Bejel, pinta, and yaws (endemic treponematoses) are chronic, tropical, nonvenereal spirochetal infections spread by body contact. Symptoms of bejel are mucous-membrane and cutaneous lesions, followed by bone and skin gummas. Yaws causes periostitis and dermal lesions. Pinta lesions are confined to the dermis. Diagnosis is clinical and epidemiologic. Treatment is with penicillin.
The causative agents, Treponema pallidum subsp endemicum (bejel), T. pallidum subsp pertenue (yaws), and T. carateum (pinta), are morphologically and serologically indistinguishable from the agent of syphilis, T. pallidum subsp pallidum. As in syphilis, the typical course is an initial mucocutaneous lesion followed by diffuse secondary lesions, a latent period, and late destructive disease.
Transmission is by close skin contact—sexual or not—primarily between children living in conditions of poor hygiene. Bejel (endemic syphilis) occurs mainly in arid countries of the eastern Mediterranean and West Africa (Sahel). Transmission results from mouth-to-mouth contact or sharing eating and drinking utensils. Yaws (frambesia) occurs in humid equatorial countries where transmission is favored by scanty clothing and skin trauma. Pinta occurs among the natives of Mexico, Central America, and South America and is not very contagious. Transmission probably requires contact with broken skin.
Symptoms and Signs
Bejel begins in childhood as a mucous patch (usually on the buccal mucosa), which may go unnoticed; it is followed by papulosquamous and erosive papular lesions of the trunk and extremities that are similar to yaws. Periostitis of the leg bones is common. Later, gummatous lesions of the nose and soft palate develop.
Yaws, after an incubation period of several weeks, begins at the site of inoculation as a red papule that enlarges, erodes, and ulcerates. The surface resembles a strawberry, and the exudate is rich in spirochetes. The lesion heals but is followed after months to a year by successive generalized eruptions that resemble the primary lesion. These lesions often develop in moist areas of the axillae, skinfolds, and mucosal surfaces; they heal slowly and may recur. Keratotic lesions may develop on the palms and soles, causing painful ulcerations (crab yaws). Five to 10 yr later, destructive lesions may develop; they include periostitis (particularly of the tibia), proliferative exostoses of the nasal portion of the maxillary bone (goundou), juxta-articular nodules, gummatous skin lesions, and, ultimately, mutilating facial ulcers, particularly around the nose (gangosa).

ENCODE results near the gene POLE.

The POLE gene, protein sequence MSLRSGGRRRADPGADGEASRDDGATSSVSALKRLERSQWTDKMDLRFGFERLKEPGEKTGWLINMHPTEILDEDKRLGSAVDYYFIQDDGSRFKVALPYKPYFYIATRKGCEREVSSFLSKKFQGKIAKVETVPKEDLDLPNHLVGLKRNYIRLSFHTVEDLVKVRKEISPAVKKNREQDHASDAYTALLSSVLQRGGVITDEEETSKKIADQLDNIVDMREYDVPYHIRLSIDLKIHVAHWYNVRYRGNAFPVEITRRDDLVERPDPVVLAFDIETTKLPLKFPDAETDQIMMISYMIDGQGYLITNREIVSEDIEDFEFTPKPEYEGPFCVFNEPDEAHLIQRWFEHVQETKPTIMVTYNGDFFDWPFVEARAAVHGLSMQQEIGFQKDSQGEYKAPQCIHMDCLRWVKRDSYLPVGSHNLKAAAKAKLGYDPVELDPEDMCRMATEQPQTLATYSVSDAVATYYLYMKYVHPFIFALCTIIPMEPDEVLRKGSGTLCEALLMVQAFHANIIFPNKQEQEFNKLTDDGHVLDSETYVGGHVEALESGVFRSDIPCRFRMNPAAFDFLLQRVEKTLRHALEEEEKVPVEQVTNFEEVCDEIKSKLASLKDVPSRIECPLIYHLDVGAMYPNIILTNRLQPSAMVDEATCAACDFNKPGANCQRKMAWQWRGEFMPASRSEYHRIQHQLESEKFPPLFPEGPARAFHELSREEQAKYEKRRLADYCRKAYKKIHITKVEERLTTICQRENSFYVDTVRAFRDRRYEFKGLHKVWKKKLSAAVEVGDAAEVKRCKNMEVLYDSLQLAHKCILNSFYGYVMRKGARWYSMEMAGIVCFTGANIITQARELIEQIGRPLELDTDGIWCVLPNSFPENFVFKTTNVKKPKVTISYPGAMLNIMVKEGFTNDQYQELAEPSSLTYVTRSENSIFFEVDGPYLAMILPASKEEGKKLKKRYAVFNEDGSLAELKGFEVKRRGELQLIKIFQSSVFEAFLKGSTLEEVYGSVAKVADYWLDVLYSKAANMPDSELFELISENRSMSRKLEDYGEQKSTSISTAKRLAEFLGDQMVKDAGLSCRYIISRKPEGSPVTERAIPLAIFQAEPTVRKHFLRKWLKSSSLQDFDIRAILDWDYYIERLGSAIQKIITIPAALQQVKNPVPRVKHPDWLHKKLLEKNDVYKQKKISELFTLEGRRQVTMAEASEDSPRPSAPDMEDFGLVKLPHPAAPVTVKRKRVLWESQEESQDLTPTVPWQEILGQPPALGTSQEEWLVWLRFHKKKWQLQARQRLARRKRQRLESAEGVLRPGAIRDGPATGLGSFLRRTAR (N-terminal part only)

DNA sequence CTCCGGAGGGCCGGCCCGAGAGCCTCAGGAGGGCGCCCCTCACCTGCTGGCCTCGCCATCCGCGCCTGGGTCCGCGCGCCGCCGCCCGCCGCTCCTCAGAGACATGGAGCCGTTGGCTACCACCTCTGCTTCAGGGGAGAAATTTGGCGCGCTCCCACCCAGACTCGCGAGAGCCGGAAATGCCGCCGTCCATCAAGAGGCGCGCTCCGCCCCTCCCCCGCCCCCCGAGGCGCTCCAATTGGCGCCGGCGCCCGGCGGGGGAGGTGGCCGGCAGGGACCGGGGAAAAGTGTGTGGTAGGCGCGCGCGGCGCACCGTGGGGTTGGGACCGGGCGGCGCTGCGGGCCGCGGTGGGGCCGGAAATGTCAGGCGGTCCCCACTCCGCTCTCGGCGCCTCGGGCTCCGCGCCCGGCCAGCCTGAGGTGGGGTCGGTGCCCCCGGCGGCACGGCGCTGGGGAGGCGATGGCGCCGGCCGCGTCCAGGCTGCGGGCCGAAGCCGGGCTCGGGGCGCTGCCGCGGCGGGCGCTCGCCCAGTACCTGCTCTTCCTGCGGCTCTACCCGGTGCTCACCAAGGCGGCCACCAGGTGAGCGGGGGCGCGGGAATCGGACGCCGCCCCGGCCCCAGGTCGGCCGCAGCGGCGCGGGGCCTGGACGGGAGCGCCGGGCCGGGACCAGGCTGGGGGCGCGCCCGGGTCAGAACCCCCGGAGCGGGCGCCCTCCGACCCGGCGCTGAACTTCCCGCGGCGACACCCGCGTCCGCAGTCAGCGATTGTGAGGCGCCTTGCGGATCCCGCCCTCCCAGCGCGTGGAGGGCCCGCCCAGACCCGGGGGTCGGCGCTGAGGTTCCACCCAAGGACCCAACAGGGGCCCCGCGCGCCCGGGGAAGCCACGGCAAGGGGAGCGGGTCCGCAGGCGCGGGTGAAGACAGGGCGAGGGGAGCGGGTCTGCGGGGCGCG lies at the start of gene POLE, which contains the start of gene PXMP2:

Pinta lesions are confined to the dermis. They begin at the inoculation site as a small papule that enlarges and becomes hyperkeratotic; they develop mainly on the extremities, face, and neck. After 3 to 9 mo, further thickened and flat lesions (pintids) appear all over the body and over bony prominences. Still later, some lesions become slate blue or depigmented, resembling vitiligo.
Diagnosis is based on the typical appearance of lesions in people from endemic areas. Serologic tests for syphilis (the Venereal Disease Research Laboratory [VDRL] and fluorescent treponemal antibody absorption tests) are positive; thus, differentiation from venereal syphilis is clinical. Early lesions are often darkfield-positive for spirochetes and are indistinguishable from T. pallidum subsp pallidum.
Active disease is treated with 1 dose of penicillin benzathine 1.2 million units IM. Children < 45 kg should receive 600,000 units IM. Public health control includes active case finding and treatment of family and close contacts with penicillin benzathine.
Last full review/revision August 2009 by Burke A. Cunha, MD
Content last modified February 2012